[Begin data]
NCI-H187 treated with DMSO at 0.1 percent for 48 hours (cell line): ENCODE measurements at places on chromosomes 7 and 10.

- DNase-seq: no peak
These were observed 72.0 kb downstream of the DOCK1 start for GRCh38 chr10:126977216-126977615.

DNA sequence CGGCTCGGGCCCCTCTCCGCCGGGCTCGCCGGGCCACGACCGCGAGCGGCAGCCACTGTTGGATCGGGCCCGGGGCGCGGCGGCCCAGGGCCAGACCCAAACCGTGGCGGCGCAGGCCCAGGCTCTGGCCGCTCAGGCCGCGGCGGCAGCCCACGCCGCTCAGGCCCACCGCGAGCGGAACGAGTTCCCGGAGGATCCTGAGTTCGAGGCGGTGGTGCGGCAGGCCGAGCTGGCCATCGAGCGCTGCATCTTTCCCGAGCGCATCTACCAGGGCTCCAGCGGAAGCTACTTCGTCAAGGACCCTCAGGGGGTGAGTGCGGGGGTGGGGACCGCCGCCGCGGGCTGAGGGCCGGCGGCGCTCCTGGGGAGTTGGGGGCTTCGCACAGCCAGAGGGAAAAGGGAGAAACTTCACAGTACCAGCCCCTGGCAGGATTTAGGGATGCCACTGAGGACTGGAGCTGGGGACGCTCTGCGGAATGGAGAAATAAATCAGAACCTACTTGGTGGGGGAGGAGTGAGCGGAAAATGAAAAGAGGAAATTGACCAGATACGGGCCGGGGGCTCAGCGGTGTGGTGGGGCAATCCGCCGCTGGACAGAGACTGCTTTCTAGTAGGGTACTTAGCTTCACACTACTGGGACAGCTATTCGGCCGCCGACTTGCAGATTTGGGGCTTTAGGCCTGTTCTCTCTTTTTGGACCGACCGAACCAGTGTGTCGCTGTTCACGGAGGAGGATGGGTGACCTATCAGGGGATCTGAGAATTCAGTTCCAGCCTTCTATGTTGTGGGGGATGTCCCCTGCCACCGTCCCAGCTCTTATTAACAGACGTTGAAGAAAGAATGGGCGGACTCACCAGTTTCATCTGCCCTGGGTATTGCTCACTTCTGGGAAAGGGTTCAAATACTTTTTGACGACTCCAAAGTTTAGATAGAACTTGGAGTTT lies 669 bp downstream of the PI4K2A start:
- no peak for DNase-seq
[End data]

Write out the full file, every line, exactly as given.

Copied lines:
NCI-H187 treated with DMSO at 0.1 percent for 48 hours (cell line): ENCODE measurements at places on chromosomes 7 and 10.

- DNase-seq: no peak
These were observed 72.0 kb downstream of the DOCK1 start for GRCh38 chr10:126977216-126977615.

DNA sequence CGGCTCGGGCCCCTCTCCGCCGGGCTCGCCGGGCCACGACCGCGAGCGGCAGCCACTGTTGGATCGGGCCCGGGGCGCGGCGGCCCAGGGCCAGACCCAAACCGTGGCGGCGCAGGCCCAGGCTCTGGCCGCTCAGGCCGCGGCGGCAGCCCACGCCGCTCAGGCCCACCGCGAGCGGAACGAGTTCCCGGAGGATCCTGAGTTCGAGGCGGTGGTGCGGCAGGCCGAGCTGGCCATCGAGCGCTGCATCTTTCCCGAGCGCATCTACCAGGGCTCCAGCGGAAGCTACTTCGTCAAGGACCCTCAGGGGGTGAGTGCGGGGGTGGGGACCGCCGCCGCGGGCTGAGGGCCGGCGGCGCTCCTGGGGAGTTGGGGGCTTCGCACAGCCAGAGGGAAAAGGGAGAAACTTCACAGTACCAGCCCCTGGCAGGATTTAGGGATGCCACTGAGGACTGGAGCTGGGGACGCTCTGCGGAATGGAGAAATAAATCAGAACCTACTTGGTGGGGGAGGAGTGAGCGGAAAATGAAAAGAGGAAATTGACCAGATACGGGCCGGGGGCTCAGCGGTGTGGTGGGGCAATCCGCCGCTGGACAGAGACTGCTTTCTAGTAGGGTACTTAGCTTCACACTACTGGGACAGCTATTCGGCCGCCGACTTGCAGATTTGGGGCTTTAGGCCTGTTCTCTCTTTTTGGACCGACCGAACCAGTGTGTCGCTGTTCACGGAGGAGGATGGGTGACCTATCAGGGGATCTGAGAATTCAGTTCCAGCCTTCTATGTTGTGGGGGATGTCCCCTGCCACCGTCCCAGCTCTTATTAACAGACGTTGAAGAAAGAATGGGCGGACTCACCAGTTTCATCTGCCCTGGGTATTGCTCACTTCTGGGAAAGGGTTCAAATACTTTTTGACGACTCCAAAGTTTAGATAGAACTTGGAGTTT lies 669 bp downstream of the PI4K2A start:
- no peak for DNase-seq